The Commission's legislative proposals on the future of the common agricultural policy (CAP) were published on 1 June 2018. They comprise three proposals: a regulation setting out rules on support for CAP strategic plans; a regulation on the single common market organisation (CMO) and a horizontal regulation on financing, managing and monitoring the CAP. The proposal for a regulation on CAP strategic plans introduces a new delivery model, described by the Commission as a fundamental shift in the CAP, involving a shift from compliance towards results and performance. It includes a new distribution of responsibilities between the EU and Member States. A new planning process is proposed which will cover both Pillar I (direct payments) and Pillar II (rural development) of the CAP. Second edition of a briefing originally drafted by James McEldowney and Patrick Kelly. The 'EU Legislation in Progress' briefings are updated at key stages throughout the legislative procedure.

EU policy on air quality: Implementation of selected EU legislation

18-01-2021

Air pollution is a cross-border problem with direct negative effects on health and the environment. It also has indirect but tangible adverse effects on economies and societies. With the aim of securing good air quality status for its citizens and the environment, the EU has established a policy framework that employs legal regulation as the main policy instrument. This European implementation assessment (EIA) presents findings on the implementation of three major pieces of EU legislation on air ...

Air pollution is a cross-border problem with direct negative effects on health and the environment. It also has indirect but tangible adverse effects on economies and societies. With the aim of securing good air quality status for its citizens and the environment, the EU has established a policy framework that employs legal regulation as the main policy instrument. This European implementation assessment (EIA) presents findings on the implementation of three major pieces of EU legislation on air quality, namely the two Ambient Air Quality Directives and the Industrial Emissions Directive, and makes recommendations for policy action. In addition, the research paper annexed to this EIA maps and assesses the local policies designed and implemented by 10 EU agglomerations with the aim of tackling air pollution from relevant sources, and, in particular, from road transport. It also makes recommendations for policy action, some of which are relevant to any other EU zone/agglomeration affected by air pollution exceedances, irrespective of specific local conditions. Furthermore, the research paper studies the effects of the first wave of pandemic lock-down measures implemented in the same 10 EU agglomerations and their effects on concentrations of certain air pollutants (particularly harmful for health), and, on this basis, outlines lessons that could be applied in future policy-making on air quality at all levels of governance.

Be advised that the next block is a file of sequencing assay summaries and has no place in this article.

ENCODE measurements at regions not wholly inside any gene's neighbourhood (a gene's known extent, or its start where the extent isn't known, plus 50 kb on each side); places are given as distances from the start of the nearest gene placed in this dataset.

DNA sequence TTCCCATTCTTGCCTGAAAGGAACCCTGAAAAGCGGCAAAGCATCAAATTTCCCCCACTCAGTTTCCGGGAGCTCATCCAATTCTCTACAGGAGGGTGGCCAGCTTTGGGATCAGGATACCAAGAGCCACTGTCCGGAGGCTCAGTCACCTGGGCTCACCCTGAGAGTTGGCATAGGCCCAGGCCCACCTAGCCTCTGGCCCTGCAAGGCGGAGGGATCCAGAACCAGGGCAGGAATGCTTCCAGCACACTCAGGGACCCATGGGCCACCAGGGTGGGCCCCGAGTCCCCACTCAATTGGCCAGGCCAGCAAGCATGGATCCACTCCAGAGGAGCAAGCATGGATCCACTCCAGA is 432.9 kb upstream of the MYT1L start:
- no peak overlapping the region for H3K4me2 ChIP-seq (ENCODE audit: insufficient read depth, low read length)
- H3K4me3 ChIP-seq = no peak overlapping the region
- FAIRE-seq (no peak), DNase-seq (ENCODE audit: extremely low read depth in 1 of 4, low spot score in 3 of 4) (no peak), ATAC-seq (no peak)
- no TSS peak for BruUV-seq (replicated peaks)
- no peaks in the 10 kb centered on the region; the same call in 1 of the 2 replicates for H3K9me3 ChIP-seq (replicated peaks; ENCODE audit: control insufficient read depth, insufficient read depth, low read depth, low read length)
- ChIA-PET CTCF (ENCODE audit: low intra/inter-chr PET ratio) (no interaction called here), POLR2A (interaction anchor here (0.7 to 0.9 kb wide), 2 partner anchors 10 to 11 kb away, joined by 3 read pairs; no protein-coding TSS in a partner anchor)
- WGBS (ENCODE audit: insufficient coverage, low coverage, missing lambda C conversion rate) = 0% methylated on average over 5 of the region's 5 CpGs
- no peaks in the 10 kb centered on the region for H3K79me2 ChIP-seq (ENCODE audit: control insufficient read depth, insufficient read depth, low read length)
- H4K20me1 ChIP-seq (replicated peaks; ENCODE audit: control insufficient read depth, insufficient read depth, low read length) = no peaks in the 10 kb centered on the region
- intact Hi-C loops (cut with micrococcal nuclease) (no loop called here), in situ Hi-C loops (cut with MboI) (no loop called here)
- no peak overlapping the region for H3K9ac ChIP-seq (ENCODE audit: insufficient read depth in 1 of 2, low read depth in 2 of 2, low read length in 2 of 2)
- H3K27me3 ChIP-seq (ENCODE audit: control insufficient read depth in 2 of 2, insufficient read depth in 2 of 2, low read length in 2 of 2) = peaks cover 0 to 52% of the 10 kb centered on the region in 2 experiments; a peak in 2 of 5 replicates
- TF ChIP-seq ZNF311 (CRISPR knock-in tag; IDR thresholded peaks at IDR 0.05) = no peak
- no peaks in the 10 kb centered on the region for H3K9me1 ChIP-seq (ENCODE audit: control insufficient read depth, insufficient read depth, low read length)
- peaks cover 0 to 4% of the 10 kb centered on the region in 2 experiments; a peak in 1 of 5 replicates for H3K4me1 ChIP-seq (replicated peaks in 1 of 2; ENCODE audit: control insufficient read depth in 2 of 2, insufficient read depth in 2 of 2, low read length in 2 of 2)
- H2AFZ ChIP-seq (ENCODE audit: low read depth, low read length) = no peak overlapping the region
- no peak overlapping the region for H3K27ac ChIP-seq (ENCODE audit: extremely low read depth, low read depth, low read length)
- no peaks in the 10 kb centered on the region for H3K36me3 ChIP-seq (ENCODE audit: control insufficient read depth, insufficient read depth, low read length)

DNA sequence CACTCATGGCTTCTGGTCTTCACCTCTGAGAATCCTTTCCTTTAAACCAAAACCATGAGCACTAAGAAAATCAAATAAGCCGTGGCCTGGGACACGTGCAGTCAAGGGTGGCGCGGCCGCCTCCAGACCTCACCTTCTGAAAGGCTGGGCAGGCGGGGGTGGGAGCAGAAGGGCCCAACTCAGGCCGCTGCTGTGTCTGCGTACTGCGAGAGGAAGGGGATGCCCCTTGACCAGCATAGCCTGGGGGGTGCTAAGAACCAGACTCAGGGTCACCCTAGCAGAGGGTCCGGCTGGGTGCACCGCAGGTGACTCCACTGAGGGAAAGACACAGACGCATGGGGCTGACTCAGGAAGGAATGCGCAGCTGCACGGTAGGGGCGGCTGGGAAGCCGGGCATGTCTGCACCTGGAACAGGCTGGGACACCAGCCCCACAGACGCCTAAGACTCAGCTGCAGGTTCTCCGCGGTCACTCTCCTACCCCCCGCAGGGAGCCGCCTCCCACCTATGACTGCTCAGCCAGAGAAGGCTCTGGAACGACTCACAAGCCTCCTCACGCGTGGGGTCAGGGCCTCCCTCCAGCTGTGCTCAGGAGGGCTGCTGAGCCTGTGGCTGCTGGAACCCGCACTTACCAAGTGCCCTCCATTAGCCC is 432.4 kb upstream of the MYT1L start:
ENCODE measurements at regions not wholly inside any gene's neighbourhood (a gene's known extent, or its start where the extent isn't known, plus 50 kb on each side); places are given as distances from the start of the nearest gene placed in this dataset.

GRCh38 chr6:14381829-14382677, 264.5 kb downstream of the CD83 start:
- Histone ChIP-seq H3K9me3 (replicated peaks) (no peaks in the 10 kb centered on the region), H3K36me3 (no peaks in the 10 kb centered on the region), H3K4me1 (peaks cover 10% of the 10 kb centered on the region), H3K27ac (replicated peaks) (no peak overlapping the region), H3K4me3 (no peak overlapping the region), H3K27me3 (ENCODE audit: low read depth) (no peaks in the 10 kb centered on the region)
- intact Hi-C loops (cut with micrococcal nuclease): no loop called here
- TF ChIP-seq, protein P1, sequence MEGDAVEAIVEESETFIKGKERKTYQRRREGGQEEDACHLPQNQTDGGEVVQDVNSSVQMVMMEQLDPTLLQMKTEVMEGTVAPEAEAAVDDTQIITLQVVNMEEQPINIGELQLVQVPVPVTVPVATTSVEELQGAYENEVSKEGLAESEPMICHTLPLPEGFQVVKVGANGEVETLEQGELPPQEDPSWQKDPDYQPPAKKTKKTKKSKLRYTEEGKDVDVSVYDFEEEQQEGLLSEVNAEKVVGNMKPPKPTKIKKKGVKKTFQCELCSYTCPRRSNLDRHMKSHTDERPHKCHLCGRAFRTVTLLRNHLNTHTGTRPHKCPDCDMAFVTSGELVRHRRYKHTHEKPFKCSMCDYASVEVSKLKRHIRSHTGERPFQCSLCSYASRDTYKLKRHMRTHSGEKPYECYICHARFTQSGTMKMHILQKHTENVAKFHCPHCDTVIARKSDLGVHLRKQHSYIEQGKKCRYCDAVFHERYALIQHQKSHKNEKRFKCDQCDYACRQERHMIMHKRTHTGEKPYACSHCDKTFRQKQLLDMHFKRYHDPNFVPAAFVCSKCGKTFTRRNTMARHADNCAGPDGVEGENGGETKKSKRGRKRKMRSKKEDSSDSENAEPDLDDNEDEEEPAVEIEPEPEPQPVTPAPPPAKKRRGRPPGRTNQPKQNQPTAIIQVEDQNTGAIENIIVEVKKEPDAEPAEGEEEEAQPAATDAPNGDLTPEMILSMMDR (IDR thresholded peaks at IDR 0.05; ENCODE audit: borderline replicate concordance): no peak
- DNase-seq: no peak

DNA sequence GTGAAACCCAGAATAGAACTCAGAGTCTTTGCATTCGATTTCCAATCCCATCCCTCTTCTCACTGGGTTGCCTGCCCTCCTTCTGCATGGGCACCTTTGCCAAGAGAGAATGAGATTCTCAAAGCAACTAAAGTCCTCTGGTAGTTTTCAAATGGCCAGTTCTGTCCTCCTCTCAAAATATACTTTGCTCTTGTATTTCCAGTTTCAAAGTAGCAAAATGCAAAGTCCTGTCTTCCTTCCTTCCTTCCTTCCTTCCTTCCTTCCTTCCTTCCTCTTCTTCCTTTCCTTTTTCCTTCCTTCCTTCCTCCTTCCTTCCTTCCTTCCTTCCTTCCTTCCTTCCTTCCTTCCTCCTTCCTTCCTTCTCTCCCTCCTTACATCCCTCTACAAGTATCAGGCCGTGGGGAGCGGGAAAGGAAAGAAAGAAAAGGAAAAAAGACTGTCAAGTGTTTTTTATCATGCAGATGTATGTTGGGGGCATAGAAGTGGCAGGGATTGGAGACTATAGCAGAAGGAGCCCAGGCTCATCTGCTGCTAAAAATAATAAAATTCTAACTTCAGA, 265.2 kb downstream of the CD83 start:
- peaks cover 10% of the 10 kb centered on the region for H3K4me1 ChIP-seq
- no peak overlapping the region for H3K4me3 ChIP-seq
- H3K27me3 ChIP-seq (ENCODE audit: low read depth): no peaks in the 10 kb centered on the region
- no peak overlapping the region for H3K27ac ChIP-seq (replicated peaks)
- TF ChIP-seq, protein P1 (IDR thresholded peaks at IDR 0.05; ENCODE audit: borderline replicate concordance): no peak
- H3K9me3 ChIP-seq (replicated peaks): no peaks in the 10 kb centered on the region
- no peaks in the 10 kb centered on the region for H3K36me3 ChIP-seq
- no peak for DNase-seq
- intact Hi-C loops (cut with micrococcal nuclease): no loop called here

Cash for development? The use of microcredits and cash transfers as development tools

17-12-2020

Microcredits and cash transfers are two distinct tools, but they both target poor households and individuals with cash alike. This report provides details of the latest advances in these cash-for-development tools at a time when the EU is reshaping its development finance tools for the 2021-27 period. Through a literature review, our study provides the current state of knowledge on microcredits and cash transfers. It then considers current EU support for these modalities and assesses this support ...

Microcredits and cash transfers are two distinct tools, but they both target poor households and individuals with cash alike. This report provides details of the latest advances in these cash-for-development tools at a time when the EU is reshaping its development finance tools for the 2021-27 period. Through a literature review, our study provides the current state of knowledge on microcredits and cash transfers. It then considers current EU support for these modalities and assesses this support in light of the main findings and conclusions drawn from the literature. Research reveals much evidence confirming cash-for-development tools’ contributions to poverty reduction. Furthermore, it identifies a second layer of positive economic effects resulting from their use that can be of value when determining responses to the Covid-19 crisis. Moreover, even though microfinance and cash transfers have undergone exponential growth in recent decades, their use remains very limited at EU Institution level. The report recommends that a broader and more systematic use of cash-for-development tools should be explored by EU Institutions, albeit framed within broader programming and context analysis.

Externí autor

Aitor PEREZ, Nicolas AYENSA, Maricruz LACALLE

Chystané akce

20-01-2021
EPRS online policy roundtable with the World Bank: Where next for the global economy
Další akce -
EPRS
25-01-2021
Public Hearing on "Gender aspects of precarious work"
Slyšení -
FEMM
27-01-2021
Public hearing on AI and Green Deal
Slyšení -
AIDA

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Publikace Think Tanku